Return of the Black Death: The World's Greatest Serial Killer

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John Wiley & Sons, Dec 10, 2007 - History - 318 pages
12 Reviews
If the twenty-first century seems an unlikely stage for the return of a 14th-century killer, the authors of Return of the Black Death argue that the plague, which vanquished half of Europe, has only lain dormant, waiting to emerge again—perhaps, in another form. At the heart of their chilling scenario is their contention that the plague was spread by direct human contact (not from rat fleas) and was, in fact, a virus perhaps similar to AIDS and Ebola. Noting the periodic occurrence of plagues throughout history, the authors predict its inevitable re-emergence sometime in the future, transformed by mass mobility and bioterrorism into an even more devastating killer.
  

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Review: Return of the Black Death: The World's Greatest Serial Killer

User Review  - Lolo Yo - Goodreads

An astonishing account of detective work and history, cleverly informing the public without a preventative medicine background. Non-fiction that reads as a science fiction thriller. Includes all the ... Read full review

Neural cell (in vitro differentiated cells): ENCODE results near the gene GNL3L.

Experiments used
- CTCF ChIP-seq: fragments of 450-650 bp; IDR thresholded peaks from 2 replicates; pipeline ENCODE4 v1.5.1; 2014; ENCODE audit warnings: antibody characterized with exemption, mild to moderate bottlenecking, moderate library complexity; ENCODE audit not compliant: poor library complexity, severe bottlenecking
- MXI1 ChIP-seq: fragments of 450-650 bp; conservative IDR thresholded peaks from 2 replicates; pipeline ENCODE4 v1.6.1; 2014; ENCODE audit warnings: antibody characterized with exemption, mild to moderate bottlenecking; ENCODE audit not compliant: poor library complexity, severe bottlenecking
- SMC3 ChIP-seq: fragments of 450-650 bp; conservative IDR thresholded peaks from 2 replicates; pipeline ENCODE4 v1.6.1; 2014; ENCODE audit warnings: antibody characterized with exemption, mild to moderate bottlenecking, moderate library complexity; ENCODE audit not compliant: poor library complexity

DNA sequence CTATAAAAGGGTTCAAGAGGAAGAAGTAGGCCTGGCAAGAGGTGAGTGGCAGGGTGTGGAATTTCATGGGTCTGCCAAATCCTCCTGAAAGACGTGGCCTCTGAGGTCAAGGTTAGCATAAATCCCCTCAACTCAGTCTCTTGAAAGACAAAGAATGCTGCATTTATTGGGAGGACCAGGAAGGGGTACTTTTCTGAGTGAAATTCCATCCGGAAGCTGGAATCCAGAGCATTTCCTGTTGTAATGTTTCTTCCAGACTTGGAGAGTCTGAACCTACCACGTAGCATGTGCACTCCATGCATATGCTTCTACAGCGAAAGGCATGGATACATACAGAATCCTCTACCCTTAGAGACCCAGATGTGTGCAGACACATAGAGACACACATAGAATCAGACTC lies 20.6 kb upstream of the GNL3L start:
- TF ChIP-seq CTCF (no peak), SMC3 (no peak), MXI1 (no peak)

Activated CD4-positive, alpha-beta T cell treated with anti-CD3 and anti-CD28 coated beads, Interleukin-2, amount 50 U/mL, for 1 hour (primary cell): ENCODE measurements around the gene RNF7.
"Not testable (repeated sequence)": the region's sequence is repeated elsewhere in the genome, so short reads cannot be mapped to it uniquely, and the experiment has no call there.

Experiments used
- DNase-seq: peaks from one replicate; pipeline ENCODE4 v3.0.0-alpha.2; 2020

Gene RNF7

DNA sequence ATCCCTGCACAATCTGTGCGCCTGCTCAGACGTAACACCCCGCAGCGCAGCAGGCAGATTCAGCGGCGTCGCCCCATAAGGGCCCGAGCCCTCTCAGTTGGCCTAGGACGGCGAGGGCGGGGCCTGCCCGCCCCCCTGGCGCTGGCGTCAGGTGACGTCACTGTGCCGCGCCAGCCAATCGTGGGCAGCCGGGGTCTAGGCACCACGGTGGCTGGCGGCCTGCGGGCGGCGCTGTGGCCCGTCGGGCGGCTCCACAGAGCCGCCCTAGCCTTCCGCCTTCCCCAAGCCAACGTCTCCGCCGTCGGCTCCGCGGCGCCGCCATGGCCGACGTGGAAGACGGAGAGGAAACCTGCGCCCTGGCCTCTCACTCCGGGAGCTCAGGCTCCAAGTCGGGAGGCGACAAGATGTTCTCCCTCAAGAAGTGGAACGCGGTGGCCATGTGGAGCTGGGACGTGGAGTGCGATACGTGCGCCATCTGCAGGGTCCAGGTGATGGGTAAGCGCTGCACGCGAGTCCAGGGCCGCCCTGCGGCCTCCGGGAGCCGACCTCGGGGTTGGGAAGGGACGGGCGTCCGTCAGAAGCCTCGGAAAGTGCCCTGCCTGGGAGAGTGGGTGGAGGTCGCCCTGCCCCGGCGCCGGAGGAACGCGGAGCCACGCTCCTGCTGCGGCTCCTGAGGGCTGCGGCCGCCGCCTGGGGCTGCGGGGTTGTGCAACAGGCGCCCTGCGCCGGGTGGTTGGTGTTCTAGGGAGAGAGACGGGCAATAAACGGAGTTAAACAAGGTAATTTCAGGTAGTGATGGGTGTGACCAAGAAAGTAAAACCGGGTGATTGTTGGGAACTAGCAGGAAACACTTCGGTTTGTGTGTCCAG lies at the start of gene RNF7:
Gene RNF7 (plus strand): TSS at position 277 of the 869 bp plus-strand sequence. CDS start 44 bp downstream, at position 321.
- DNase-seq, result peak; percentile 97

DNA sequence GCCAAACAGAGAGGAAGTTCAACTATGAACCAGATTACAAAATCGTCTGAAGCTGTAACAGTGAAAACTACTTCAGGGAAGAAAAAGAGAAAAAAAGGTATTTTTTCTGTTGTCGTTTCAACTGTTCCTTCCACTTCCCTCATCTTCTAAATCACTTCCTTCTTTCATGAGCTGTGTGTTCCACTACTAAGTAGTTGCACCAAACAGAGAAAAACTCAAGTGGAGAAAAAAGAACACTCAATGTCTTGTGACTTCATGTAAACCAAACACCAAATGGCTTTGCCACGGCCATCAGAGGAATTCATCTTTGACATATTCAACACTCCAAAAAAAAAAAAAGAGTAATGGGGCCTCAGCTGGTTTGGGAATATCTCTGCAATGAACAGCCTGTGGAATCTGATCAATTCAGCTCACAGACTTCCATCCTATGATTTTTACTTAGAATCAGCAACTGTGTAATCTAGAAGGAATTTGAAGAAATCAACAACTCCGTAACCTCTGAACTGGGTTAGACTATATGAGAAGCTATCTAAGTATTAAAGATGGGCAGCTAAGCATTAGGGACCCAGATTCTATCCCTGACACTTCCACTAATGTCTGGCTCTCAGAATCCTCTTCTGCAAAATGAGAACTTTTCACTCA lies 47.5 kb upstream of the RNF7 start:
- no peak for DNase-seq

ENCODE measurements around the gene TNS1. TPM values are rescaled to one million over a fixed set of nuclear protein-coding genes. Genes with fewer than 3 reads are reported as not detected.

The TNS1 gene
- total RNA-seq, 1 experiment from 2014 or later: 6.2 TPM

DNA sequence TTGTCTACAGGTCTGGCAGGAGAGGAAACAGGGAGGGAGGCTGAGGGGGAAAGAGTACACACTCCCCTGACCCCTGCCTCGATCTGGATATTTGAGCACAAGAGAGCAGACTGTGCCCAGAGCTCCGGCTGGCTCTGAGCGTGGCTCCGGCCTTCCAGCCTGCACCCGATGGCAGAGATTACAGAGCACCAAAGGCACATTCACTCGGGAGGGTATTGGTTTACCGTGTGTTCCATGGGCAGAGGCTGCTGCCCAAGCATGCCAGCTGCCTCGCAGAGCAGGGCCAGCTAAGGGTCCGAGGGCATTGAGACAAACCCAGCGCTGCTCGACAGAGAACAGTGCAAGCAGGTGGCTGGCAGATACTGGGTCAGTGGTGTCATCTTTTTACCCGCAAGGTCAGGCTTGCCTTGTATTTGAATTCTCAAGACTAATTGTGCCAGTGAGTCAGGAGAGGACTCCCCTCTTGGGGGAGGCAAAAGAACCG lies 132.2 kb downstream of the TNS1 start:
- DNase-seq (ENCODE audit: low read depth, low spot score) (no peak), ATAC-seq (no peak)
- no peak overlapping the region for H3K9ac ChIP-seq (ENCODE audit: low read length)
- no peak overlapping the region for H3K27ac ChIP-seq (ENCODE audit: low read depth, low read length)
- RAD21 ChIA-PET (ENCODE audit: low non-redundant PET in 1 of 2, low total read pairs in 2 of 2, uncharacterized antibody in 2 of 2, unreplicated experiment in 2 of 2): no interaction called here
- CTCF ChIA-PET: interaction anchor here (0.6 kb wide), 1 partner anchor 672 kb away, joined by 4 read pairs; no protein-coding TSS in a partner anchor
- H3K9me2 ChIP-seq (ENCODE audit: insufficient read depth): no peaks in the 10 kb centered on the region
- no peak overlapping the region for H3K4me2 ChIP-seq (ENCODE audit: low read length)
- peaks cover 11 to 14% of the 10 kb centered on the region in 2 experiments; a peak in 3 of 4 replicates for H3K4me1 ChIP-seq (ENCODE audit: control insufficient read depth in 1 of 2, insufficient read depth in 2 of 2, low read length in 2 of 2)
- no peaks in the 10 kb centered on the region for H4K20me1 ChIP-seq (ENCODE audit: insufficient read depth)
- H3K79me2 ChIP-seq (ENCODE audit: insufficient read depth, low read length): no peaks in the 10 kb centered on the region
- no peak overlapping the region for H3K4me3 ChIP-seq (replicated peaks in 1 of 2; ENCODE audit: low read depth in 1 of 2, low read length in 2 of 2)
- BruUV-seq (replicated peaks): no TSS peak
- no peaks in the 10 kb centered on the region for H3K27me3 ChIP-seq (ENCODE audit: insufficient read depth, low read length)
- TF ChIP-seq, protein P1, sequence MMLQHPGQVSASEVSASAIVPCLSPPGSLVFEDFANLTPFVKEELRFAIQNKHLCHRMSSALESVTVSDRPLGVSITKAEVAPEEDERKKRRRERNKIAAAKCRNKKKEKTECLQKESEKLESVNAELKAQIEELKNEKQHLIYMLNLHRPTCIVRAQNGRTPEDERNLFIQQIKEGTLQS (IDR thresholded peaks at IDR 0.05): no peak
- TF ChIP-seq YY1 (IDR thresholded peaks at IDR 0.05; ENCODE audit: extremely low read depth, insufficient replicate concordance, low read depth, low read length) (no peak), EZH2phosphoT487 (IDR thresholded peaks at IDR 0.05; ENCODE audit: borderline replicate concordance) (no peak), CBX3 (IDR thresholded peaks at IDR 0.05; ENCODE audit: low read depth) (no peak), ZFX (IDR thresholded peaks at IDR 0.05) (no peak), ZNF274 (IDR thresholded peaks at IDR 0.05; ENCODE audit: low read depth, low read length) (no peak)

Review: Return of the Black Death: The World's Greatest Serial Killer

User Review  - Cyre - Goodreads

A great read detailing the history and epidemiology of the black death. The authors present an excellent case the disease in question was not bubonic plague but viral hemorrhagic fever. Read full review

Contents

Introduction
1
Chapter 1 Birth of a Serial Killer
11
Chapter 2 The Black Death Crosses the Channel
35
Chapter 3 After the Black Death The French Connection
47
Chapter 4 Tentacles of the Plague
59
Chapter 5 England under Siege
73
Chapter 6 Portrait of an Epidemic
103
Chapter 7 The Great Plague of London
121
Chapter 12 DNA Analysis A Red Herring
185
Chapter 13 The True Story of a Historic Village
191
Chapter 14 The Surprising Link between AIDS and the Black Death
207
Chapter 15 Assembling the Jigsaw Puzzle
215
Chapter 16 The Black Death in Hiding
229
Chapter 17 Why Did Haemorrhagic Plague Suddenly Disappear?
245
Chapter 18 The Dangers of Emergent Diseases
249
Chapter 19 The Return of the Black Death?
265

Chapter 8 How Bugs and Germs Operate
137
Chapter 9 Building an Identikit of the Killer
153
Chapter 10 Debunking History
165
Chapter 11 The Biology of Bubonic Plague A Myth Revisited
171
Chapter 20 Is There Something more Terrible than the Black Death?
287
Further Reading
301
Index
305
Copyright

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About the author (2007)

Professor Christopher Duncan is Emeritus Professor of Zoology at Liverpool University. He has written over 200 published papers and seven books.

Susan Scott is a Social Historian specialising in demography. She has written 30 published papers and three books.

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